Any of the Munro outings in Scotland are transformed in winter to something significantly more serious. That said, especially in the Cairngorms, I'm not sure 10km will get you very far. That would be the Linn of Dee to the Derry Lodge and back. You can always take a bike if you have one.
As others have suggested, if it does snow early this year, you are more likely to be ploughing through soft, fresh stuff than striding along in crampons. It'll work wonders for your fitness though! Assuming you don't give up and turn round.
Realistically, get to Scotland if you can and don't worry if there is no snow, but if it's too wild (i.e. wet and windy) there head to the Lakes or Wales. The Peak is a last resort.
I'd recommend going on an introduction to winter mountaineering course if you can afford it. Plenty available in the Lakes and Snowdonia from the usual suspects.
If booking a course in Wales or the lakes I would strongly recommend checking what the providers policy is if there are no winter conditions. A good provider should give you the opportunity to cancel or reschedule but some dont and run the course regardless which is a complete waste of time and money.
> I'd recommend going on an introduction to winter mountaineering course if you can afford it. Plenty available in the Lakes and Snowdonia from the usual suspects.
> If booking a course in Wales or the lakes I would strongly recommend checking what the providers policy is if there are no winter conditions. A good provider should give you the opportunity to cancel or reschedule but some dont and run the course regardless which is a complete waste of time and money.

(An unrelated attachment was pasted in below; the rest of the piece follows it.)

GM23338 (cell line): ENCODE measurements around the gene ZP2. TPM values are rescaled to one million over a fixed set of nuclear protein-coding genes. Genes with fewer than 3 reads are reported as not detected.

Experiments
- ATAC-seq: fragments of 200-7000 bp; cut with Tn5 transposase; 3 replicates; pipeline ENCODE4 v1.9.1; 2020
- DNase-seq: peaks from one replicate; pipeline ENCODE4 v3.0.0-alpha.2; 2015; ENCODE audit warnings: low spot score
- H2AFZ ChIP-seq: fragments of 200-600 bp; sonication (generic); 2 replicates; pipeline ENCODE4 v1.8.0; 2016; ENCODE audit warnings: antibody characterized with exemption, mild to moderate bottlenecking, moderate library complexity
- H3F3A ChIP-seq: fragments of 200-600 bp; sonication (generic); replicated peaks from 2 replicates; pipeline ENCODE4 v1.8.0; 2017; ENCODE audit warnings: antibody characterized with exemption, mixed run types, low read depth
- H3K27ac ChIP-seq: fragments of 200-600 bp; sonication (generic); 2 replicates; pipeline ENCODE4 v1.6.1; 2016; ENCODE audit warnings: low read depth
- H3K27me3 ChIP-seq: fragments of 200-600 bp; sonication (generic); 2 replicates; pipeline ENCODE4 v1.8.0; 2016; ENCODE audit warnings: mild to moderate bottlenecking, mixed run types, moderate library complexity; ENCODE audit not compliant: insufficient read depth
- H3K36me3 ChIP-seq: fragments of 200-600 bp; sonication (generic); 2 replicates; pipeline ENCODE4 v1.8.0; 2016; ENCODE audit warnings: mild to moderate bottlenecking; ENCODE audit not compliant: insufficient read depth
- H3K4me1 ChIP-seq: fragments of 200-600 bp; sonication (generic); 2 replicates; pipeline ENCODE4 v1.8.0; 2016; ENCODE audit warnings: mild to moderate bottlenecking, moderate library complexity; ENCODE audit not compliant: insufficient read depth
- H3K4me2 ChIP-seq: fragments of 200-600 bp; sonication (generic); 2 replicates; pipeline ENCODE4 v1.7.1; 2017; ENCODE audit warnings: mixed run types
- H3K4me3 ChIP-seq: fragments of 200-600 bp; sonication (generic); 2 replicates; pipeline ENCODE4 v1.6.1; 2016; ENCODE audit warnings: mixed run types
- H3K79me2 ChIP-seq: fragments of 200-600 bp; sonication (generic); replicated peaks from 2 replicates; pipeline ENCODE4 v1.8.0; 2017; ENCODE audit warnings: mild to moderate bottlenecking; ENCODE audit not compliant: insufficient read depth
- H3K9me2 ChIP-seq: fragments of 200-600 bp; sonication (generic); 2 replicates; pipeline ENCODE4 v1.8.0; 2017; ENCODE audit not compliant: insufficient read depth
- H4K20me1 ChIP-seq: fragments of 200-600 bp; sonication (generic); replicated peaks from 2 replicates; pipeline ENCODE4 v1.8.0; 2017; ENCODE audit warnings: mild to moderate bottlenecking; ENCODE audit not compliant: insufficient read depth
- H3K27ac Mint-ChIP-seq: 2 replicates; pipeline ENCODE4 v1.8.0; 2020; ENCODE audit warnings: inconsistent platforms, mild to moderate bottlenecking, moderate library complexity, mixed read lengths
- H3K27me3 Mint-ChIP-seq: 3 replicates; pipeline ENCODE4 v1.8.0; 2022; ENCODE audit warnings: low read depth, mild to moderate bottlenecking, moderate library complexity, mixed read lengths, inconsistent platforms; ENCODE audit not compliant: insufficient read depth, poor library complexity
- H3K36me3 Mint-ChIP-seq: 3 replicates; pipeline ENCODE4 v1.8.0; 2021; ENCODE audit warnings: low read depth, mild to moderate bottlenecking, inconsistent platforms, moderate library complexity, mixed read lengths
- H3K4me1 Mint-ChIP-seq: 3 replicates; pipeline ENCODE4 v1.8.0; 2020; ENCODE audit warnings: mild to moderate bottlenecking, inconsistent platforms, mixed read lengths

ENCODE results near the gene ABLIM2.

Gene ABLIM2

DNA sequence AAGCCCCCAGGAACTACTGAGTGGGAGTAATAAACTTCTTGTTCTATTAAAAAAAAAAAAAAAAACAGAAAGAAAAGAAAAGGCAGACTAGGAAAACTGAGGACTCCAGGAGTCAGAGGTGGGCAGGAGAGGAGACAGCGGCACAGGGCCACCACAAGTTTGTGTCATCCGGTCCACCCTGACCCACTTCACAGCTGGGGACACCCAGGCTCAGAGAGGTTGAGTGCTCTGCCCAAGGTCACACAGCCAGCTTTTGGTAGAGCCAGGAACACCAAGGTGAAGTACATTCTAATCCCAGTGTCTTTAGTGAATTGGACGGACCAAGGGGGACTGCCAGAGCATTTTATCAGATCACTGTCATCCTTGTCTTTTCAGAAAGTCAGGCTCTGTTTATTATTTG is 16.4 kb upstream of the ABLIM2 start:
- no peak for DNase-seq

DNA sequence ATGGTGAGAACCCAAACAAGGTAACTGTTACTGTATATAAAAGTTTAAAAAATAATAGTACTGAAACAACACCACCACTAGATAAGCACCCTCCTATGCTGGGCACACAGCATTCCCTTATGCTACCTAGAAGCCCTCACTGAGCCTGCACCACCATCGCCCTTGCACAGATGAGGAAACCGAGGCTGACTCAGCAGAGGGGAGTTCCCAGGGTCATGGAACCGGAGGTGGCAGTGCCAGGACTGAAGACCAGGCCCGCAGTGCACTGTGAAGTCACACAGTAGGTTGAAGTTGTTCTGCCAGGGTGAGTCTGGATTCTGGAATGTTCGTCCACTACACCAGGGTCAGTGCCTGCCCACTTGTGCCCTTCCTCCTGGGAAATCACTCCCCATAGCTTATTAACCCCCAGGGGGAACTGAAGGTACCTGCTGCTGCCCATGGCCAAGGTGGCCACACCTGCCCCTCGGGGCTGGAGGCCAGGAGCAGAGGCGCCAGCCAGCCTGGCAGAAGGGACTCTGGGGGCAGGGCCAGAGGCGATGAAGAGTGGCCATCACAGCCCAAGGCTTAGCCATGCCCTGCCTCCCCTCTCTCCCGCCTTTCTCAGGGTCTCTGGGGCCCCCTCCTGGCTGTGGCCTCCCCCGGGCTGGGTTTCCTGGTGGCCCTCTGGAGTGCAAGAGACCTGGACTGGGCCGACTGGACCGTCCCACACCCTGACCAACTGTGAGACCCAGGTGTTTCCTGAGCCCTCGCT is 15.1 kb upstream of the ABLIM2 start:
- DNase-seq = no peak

This is the problem, isn't it? How many times are you going to have to rescehdule before you get some proper winter conditions in England and Wales?
I've done a lot in winter in the UK and there is simply no comparison with Scotland in terms of winter conditions.
Although even in the Cairngorms they were having to cancel courses last winter
Thanks for that. I've been looking at winter courses from various people and groups in Scotland. I'm definitely going to do one of these now, do you think there will be good conditions in Scotland for learning crampon/ice pick etc. In late November/early December time?
Or is it just better to do some hiking and scrambling in Snowdonia or lake District in my month off and then do the course in January?
Thanks for your advice everyone it's been helpful. Does anyone have any particular places to recommend for a 2-5 day winter course, or is it alright as long as it's run by a BMC mountain leader?
> do you think there will be good conditions in Scotland for learning crampon/ice pick etc. In late November/early December time?
> Or is it just better to do some hiking and scrambling in Snowdonia or lake District in my month off and then do the course in January?
Probably not. But you never know.
But, at that time of year there is little point in planning in advance. I'd just go wherever the weather looks best at the last minute.
Also consider traditional route of joining a local mountaineering club- they may well have meets you can go on & access to climbing huts to stay in;
Definitely worth a course-qualified instructors here or Plas y Brenin/ Glenmore Lodge
Simply doing lots of hillwalking/ navigation is also a great way to learn.